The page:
TBLS Board Certified in Administrative Law

At Lawyer Legion, our directory can help you narrow your search to find only attorneys who have earned a designation as a board certified specialist in administrative law by the Texas Board of Legal Specialization.

The certification for administrative law launched in 1989. At last county, there were 122 lawyer who are designated as a certified specialist in administrative law in Texas.

Before an attorney can become board certified by the Texas Board of Legal Specialization, the attorney must met the standards for attorney certification approved by the Supreme Court of Texas. The standards for attorney certification in administrative law by the TBLS are divided into two parts:

  • general requirements; and
  • specific area requirements.

For purposes of the Texas Board of Legal Specialization (TBLS) board certification program, the term "administrative law" is defined as the practice of law dealing with the regulatory, licensing, enforcement, and adjudicative powers of local, state and federal governmental agencies.


Requirements for Specialty Certification in Administrative Law

The general requirements to become board certified as a specialist in "administrative law" include:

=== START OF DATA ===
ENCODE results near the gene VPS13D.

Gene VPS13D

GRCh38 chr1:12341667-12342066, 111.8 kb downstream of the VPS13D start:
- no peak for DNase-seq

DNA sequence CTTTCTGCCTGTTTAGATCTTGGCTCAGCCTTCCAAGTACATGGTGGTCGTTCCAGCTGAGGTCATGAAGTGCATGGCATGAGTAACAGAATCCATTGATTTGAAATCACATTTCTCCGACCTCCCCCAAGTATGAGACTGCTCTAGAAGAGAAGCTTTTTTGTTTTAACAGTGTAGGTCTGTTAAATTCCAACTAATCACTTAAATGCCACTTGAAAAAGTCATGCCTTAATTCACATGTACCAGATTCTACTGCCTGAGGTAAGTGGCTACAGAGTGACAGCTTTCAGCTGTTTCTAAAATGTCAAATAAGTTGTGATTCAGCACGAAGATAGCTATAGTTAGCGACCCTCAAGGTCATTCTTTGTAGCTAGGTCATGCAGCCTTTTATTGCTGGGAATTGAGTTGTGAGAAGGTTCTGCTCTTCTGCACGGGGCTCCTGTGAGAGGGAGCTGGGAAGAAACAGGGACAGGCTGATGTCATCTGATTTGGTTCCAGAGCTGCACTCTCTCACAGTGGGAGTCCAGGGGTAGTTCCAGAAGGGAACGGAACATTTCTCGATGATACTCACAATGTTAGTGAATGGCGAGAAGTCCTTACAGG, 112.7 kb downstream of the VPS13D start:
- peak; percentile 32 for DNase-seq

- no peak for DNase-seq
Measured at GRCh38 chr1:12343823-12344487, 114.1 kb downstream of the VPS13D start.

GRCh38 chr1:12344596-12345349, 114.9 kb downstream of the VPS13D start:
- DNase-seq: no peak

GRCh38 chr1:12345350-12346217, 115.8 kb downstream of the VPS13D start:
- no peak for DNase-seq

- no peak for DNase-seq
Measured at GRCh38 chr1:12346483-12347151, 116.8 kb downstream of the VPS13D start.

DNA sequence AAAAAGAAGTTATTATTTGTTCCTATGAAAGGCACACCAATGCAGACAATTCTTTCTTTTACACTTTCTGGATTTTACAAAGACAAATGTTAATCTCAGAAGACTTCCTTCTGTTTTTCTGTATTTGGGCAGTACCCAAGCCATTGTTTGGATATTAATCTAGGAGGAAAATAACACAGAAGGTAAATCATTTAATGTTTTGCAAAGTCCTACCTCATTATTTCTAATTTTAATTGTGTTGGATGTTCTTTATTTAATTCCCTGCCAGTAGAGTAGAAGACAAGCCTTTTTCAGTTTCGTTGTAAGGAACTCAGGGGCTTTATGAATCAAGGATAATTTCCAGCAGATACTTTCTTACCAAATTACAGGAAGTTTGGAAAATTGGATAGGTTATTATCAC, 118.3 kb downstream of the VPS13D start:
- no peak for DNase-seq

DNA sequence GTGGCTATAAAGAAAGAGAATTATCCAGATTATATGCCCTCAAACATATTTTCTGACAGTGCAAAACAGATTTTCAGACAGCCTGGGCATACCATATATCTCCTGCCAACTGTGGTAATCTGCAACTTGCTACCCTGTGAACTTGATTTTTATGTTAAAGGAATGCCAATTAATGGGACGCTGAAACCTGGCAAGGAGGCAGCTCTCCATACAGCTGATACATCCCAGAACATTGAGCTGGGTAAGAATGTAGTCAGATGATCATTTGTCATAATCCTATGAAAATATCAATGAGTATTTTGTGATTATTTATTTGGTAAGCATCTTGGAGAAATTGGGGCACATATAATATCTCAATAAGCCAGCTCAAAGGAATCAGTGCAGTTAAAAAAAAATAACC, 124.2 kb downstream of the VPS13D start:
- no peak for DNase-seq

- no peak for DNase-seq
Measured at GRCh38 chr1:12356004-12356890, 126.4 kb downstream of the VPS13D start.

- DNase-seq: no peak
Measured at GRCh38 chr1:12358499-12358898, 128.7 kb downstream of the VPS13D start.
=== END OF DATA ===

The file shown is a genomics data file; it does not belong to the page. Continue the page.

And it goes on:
• being an active member in good standing of the State Board of Texas (SBOT) for a least five (5) years;
  • maintaining a Texas office from which he or she personally conducts business an average of at least 3 days per week, until certification is achieved for the 3 years immediately preceding application;
  • completing the documents, applications, questionnaires, and examinations involved in the certification and recertification process shall be prescribed and approved by TBLS;
  • paying the required fees established by TBLS;
  • being qualified by vetted references from judges and lawyers in the area;
  • maintaining a minimum 30% substantial involvement in Administrative Law matters as a party representative, agency representative or administrative law judge or hearing officer;
  • completing at least 60 hours of TBLS approved continuing legal education in Administrative Law; and
  • passing a comprehensive 6-hour examination in administrative law.

Specific Area Requirements for Administrative Law

The specific area requirements can be found in Part II of the Texas Board of Legal Specialization (TBLS) standards for attorney certification. As part of those specific requirements, the attorney that applies to become a board certified specialist in administrative law by the TBLS must: